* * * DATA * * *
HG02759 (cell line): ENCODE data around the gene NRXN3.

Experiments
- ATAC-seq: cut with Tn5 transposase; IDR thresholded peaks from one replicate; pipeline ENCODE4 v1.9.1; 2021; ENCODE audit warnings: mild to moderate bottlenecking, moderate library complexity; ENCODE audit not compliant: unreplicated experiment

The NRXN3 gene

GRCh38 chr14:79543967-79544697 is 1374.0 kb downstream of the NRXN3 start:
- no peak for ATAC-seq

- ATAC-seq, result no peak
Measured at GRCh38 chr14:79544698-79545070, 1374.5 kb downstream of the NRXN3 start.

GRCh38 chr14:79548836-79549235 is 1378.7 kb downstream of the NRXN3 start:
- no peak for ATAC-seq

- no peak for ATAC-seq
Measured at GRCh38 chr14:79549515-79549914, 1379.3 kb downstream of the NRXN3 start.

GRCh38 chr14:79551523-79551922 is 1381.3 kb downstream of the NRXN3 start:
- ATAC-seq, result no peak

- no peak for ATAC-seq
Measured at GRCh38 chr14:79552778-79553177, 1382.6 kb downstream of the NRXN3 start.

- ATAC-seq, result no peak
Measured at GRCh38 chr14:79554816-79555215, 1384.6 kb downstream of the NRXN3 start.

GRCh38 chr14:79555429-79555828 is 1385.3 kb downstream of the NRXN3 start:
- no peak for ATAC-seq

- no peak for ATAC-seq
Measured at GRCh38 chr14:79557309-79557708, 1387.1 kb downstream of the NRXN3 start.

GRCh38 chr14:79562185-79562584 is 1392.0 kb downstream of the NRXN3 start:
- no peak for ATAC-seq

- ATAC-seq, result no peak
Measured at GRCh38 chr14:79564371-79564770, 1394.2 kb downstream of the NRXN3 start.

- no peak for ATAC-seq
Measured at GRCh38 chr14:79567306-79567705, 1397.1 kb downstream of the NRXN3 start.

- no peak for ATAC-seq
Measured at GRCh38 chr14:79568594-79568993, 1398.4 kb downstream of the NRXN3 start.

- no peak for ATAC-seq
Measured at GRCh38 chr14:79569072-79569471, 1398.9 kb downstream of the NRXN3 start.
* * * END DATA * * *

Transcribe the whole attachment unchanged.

HG02759 (cell line): ENCODE data around the gene NRXN3.

Experiments
- ATAC-seq: cut with Tn5 transposase; IDR thresholded peaks from one replicate; pipeline ENCODE4 v1.9.1; 2021; ENCODE audit warnings: mild to moderate bottlenecking, moderate library complexity; ENCODE audit not compliant: unreplicated experiment

The NRXN3 gene

GRCh38 chr14:79543967-79544697 is 1374.0 kb downstream of the NRXN3 start:
- no peak for ATAC-seq

- ATAC-seq, result no peak
Measured at GRCh38 chr14:79544698-79545070, 1374.5 kb downstream of the NRXN3 start.

GRCh38 chr14:79548836-79549235 is 1378.7 kb downstream of the NRXN3 start:
- no peak for ATAC-seq

- no peak for ATAC-seq
Measured at GRCh38 chr14:79549515-79549914, 1379.3 kb downstream of the NRXN3 start.

GRCh38 chr14:79551523-79551922 is 1381.3 kb downstream of the NRXN3 start:
- ATAC-seq, result no peak

- no peak for ATAC-seq
Measured at GRCh38 chr14:79552778-79553177, 1382.6 kb downstream of the NRXN3 start.

- ATAC-seq, result no peak
Measured at GRCh38 chr14:79554816-79555215, 1384.6 kb downstream of the NRXN3 start.

GRCh38 chr14:79555429-79555828 is 1385.3 kb downstream of the NRXN3 start:
- no peak for ATAC-seq

- no peak for ATAC-seq
Measured at GRCh38 chr14:79557309-79557708, 1387.1 kb downstream of the NRXN3 start.

GRCh38 chr14:79562185-79562584 is 1392.0 kb downstream of the NRXN3 start:
- no peak for ATAC-seq

- ATAC-seq, result no peak
Measured at GRCh38 chr14:79564371-79564770, 1394.2 kb downstream of the NRXN3 start.

- no peak for ATAC-seq
Measured at GRCh38 chr14:79567306-79567705, 1397.1 kb downstream of the NRXN3 start.

- no peak for ATAC-seq
Measured at GRCh38 chr14:79568594-79568993, 1398.4 kb downstream of the NRXN3 start.

- no peak for ATAC-seq
Measured at GRCh38 chr14:79569072-79569471, 1398.9 kb downstream of the NRXN3 start.